There’s no shortage of demanding situations and circumstances when it comes to medical residency. The rigors of an unparalleled work and education schedule, compounded with personal life demands can leave anyone frustrated with the challenges of medical residency and fumbling to navigate their way through the ins and outs of these transitional years.
Residency may be chaotic, but it doesn’t have to be out of control! The first step to gaining control over the challenges of medical residency is to identify them, then find resources and form a plan that works for you. To help you get a head start and gain control, we’ve identified what we believe are the top five challenges of medical residency, plus some ideas and resources to help you overcome them!
Coming in hot, and at the very top of our list of stressors, is finances. The financial position of medical residents is incomparable to that of any other profession. Do you know any other job that requires six figures of debt to begin, yet only has an average starting salary of $55,000? All this while facing other huge financial decisions, such as moving, purchasing a home, and/or having children.
Decisions and habits made now set the tone for one’s financial state for the rest of their life. Approaching finances blindly as a resident can have repercussions that both cause stress in the present, and can avert future financial goals. Proper planning and discipline, however, will give direction and guidance on long and short-term financial decisions.
Although you may want to, it’s impossible to hide from financial responsibility during this time. For more information on managing your finances in residency, see our Financial Planning Guide. Consulting with a financial planner who is familiar with the distinctive obstacles and nuances of residency can also help get you on the right track.
Time is a precious commodity during the residency years. Aside from patient care, residents are expected to read, study, prepare for exams, take call, teach, keep staff and attendings updated, and possibly even research. This would be more than enough as is, but in a less-than-ideal world, residents also often get strapped with jobs outside of their scope, such as clerical and social work.
We’ve yet to even consider life outside of work. Residents need time to take care of themselves, visit with family/friends, rest, and tend to various other obligations.
Time management is crucial during residency, and a solid, yet flexible plan can yield both productivity and peace. To learn more about managing time as a resident, see this article from the AMA.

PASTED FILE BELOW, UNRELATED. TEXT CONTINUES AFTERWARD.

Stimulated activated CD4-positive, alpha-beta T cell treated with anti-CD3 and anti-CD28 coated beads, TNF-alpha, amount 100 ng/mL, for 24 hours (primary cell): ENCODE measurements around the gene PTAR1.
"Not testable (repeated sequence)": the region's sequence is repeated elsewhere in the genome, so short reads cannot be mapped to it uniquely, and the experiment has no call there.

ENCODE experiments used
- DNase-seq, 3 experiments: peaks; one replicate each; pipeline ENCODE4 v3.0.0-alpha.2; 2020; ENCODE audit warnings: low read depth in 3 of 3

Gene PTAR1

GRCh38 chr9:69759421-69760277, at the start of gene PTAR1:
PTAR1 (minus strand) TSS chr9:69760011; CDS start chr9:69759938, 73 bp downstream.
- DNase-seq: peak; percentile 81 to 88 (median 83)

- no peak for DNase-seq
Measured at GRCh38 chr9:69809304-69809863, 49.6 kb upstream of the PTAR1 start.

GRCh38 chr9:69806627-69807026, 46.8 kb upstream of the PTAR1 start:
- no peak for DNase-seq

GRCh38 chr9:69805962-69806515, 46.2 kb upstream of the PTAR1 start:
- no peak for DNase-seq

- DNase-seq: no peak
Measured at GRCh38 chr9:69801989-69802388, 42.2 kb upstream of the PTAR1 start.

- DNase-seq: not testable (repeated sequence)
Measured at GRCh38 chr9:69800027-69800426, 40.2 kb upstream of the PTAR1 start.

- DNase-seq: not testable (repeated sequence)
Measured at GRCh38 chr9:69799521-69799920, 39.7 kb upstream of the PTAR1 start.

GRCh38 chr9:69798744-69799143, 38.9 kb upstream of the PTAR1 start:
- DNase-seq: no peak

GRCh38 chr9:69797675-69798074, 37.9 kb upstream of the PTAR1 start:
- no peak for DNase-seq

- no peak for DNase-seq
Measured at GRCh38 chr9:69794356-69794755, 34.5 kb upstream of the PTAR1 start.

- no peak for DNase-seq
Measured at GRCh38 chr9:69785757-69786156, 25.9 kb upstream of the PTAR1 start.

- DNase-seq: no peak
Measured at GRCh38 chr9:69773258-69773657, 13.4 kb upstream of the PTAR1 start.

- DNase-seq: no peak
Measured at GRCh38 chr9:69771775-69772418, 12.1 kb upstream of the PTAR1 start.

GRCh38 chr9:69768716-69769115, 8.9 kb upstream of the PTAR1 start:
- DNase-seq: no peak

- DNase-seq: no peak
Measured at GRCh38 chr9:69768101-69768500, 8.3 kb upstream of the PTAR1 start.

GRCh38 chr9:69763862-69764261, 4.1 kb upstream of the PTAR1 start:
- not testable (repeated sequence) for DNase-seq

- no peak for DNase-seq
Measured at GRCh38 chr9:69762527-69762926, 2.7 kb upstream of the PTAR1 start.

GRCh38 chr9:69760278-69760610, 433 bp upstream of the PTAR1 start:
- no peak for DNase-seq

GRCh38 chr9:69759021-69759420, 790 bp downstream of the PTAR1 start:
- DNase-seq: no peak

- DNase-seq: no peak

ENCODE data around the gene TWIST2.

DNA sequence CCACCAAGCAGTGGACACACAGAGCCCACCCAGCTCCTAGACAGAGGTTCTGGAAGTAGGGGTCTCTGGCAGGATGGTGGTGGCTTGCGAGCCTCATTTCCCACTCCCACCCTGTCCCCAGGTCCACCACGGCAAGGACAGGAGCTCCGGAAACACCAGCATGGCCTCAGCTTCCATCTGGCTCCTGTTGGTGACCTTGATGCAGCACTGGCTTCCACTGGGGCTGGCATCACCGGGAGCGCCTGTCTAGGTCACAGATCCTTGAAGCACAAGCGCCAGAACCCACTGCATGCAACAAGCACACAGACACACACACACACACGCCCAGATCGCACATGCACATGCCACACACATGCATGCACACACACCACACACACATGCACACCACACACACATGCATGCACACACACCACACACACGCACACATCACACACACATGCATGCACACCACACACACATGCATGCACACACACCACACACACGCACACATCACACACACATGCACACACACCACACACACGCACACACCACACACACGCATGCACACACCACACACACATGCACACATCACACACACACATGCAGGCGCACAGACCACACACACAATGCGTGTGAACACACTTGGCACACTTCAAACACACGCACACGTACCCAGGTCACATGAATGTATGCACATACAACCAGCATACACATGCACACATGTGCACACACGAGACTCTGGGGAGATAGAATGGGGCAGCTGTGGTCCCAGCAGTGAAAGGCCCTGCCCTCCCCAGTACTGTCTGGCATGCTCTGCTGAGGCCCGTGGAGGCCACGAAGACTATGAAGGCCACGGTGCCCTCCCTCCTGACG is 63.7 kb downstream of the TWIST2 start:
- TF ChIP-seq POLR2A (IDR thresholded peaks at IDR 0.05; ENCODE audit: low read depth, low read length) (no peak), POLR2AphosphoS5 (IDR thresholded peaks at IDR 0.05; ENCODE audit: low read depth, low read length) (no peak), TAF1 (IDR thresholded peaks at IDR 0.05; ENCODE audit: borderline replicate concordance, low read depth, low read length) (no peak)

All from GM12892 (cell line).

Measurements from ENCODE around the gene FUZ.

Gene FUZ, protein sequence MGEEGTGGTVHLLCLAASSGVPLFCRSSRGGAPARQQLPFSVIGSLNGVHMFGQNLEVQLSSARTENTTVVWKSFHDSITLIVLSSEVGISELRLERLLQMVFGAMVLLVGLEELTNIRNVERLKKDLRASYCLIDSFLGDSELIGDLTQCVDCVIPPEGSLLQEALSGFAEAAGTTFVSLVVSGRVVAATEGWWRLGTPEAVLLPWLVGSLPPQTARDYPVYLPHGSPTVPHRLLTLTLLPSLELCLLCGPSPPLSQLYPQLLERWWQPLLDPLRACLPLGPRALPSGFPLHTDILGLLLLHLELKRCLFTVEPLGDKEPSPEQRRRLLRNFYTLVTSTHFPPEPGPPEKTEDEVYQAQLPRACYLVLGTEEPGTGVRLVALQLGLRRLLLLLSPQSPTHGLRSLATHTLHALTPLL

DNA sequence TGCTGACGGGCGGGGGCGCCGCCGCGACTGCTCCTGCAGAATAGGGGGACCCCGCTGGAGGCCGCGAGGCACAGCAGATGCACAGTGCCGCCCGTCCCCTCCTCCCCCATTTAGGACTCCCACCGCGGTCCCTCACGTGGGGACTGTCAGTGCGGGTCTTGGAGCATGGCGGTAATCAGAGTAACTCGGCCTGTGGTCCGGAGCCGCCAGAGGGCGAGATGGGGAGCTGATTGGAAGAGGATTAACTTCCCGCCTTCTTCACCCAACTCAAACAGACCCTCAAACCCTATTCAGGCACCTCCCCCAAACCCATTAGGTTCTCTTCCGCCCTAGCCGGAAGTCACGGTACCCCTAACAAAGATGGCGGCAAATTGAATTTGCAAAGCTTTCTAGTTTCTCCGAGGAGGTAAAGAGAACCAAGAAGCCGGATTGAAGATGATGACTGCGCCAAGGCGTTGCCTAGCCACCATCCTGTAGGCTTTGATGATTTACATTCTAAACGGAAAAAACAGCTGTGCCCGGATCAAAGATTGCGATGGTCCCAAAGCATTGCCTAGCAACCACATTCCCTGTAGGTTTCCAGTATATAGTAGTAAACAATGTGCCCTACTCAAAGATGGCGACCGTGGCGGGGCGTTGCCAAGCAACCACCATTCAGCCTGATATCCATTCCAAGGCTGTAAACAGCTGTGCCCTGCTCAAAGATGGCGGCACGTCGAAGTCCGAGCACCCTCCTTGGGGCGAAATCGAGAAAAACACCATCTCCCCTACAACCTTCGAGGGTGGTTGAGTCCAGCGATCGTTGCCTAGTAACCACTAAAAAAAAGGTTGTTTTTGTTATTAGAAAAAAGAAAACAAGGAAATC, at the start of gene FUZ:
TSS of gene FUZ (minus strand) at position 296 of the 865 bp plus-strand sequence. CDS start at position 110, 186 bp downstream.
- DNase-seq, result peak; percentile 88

Keeping up with the demands of work
Residents have a lot to learn. While they are doctors with full responsibilities, they are also still learning and under the guidance and authority of senior residents and attendings. In addition to learning the basics, residents must stay up to speed on new developments, which happen frequently and can take time and research to locate. The knowledge gap and high stakes can leave anyone feeling frazzled and behind the game.
There is no universal approach to most effectively acquiring the needed medical knowledge and skills to best treat patients. Each resident is unique, and finding your individual systems is key to balancing work and educational demands. For some guidance on how to learn efficiently in residency, check out this article from Knowledge Plus.
Balancing work and life responsibilities
Life stressors that happen to everyone do not stop for residents during the residency years. Vehicles still break down, illnesses happen, and the unexpected occurs. Accepting the reality that one can’t do everything is the first step in achieving a sense of balance. Priorities are essential now. It can be easy for a resident to let work overtake their life at the expense of other things, but this is a recipe for burnout. Time with family and friends, as well as time devoted to hobbies and self-care, are essential to optimal mental health and functioning.
To learn more about finding a balance between work and life responsibilities in the residency years, check out this article from Practice Link.
Interpersonal Work Relationships
Residency has long been known for the harsh treatment of residents by attendings and senior residents. It has even been seen as a rite of passage. A 2009 study of U.S. residents found that 69.8% had experienced workplace abuse. Thankfully, awareness and reform are changing this reality, but it is still very real for many residents. This doesn’t take into account the troubled personalities, interpersonal conflicts, and toxicity that can occur in any job.
Working in such conditions can be damaging to one’s physical and mental health, as well as relationships. For more information on how to identify and navigate a toxic work environment, see this article from the Cleveland Clinic.
The medical residency years are unlike the training of any other profession, with no shortage of difficulties. The demands of education, patient care, and other responsibilities and circumstances can take their toll on the resident’s mind, body, and relationships. However, knowledge and preparation will put you way ahead if you’re looking to proactively tackle the challenges of medical residency.